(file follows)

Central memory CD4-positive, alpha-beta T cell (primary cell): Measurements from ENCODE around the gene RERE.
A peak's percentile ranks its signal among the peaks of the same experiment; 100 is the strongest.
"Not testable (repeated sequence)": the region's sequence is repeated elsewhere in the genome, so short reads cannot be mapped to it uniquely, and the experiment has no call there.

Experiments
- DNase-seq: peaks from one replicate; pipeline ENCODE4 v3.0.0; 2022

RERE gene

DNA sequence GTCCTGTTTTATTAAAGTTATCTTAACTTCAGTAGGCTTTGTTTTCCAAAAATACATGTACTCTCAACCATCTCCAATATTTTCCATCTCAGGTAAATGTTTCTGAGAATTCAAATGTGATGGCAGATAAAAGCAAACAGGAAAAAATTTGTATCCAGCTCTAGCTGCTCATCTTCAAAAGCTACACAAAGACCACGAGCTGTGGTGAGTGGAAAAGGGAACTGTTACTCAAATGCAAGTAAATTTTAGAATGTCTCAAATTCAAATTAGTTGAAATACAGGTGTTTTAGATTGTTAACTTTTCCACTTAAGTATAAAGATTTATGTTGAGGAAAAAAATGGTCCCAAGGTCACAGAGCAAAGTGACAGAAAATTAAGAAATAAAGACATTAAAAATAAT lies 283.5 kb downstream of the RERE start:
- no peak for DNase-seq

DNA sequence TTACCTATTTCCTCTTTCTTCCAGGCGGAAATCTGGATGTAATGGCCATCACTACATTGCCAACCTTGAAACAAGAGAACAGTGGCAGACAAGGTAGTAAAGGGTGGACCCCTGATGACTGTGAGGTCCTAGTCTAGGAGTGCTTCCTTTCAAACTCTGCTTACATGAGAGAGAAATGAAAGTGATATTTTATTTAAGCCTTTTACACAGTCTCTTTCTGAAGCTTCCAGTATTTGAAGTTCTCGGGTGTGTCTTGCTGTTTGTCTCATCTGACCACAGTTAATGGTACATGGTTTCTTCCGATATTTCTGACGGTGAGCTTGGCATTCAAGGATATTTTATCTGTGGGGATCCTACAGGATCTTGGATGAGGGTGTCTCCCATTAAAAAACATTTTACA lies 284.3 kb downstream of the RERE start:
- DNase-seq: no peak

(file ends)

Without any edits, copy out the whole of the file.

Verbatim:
Central memory CD4-positive, alpha-beta T cell (primary cell): Measurements from ENCODE around the gene RERE.
A peak's percentile ranks its signal among the peaks of the same experiment; 100 is the strongest.
"Not testable (repeated sequence)": the region's sequence is repeated elsewhere in the genome, so short reads cannot be mapped to it uniquely, and the experiment has no call there.

Experiments
- DNase-seq: peaks from one replicate; pipeline ENCODE4 v3.0.0; 2022

RERE gene

DNA sequence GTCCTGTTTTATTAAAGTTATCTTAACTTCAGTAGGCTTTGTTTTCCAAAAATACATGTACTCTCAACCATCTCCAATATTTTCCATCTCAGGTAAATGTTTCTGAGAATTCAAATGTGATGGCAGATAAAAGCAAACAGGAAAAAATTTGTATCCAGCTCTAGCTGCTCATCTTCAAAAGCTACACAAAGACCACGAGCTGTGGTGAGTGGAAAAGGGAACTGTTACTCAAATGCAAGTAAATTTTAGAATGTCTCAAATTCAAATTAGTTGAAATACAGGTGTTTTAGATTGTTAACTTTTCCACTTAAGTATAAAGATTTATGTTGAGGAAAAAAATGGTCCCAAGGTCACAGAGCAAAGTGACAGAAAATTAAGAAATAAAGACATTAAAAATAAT lies 283.5 kb downstream of the RERE start:
- no peak for DNase-seq

DNA sequence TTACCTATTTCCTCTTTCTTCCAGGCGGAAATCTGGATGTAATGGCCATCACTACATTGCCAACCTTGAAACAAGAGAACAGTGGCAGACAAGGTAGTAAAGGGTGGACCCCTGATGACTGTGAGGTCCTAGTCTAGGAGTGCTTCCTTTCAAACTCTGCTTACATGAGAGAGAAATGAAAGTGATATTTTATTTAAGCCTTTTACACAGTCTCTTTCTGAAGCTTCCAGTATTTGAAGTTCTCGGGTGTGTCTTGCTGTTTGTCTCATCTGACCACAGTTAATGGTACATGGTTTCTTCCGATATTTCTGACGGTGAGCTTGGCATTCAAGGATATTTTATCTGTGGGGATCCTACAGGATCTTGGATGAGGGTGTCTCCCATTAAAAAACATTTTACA lies 284.3 kb downstream of the RERE start:
- DNase-seq: no peak